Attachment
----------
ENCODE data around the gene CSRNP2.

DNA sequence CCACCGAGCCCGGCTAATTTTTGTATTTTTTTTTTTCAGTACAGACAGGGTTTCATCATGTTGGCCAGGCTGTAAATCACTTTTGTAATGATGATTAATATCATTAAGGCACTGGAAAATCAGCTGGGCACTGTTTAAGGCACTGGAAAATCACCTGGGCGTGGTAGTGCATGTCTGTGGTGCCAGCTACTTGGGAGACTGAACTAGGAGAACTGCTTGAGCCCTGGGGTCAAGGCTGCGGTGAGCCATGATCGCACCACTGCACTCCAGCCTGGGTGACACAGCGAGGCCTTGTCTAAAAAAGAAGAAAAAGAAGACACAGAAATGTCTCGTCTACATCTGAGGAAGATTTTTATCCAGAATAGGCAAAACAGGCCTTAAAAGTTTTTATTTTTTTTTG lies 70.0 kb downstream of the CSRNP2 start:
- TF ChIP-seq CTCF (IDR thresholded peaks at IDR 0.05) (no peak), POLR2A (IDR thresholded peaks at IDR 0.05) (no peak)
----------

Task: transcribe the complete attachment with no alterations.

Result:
ENCODE data around the gene CSRNP2.

DNA sequence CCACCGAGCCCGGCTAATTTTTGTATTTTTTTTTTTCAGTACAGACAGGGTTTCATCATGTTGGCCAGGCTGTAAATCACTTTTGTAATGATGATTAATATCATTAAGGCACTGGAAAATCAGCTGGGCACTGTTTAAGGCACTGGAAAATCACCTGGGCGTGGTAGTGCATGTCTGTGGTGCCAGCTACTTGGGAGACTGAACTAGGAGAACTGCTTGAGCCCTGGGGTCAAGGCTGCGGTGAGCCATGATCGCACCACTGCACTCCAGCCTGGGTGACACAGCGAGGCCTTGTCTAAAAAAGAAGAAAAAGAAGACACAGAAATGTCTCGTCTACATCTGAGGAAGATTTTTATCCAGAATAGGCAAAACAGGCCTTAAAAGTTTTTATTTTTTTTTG lies 70.0 kb downstream of the CSRNP2 start:
- TF ChIP-seq CTCF (IDR thresholded peaks at IDR 0.05) (no peak), POLR2A (IDR thresholded peaks at IDR 0.05) (no peak)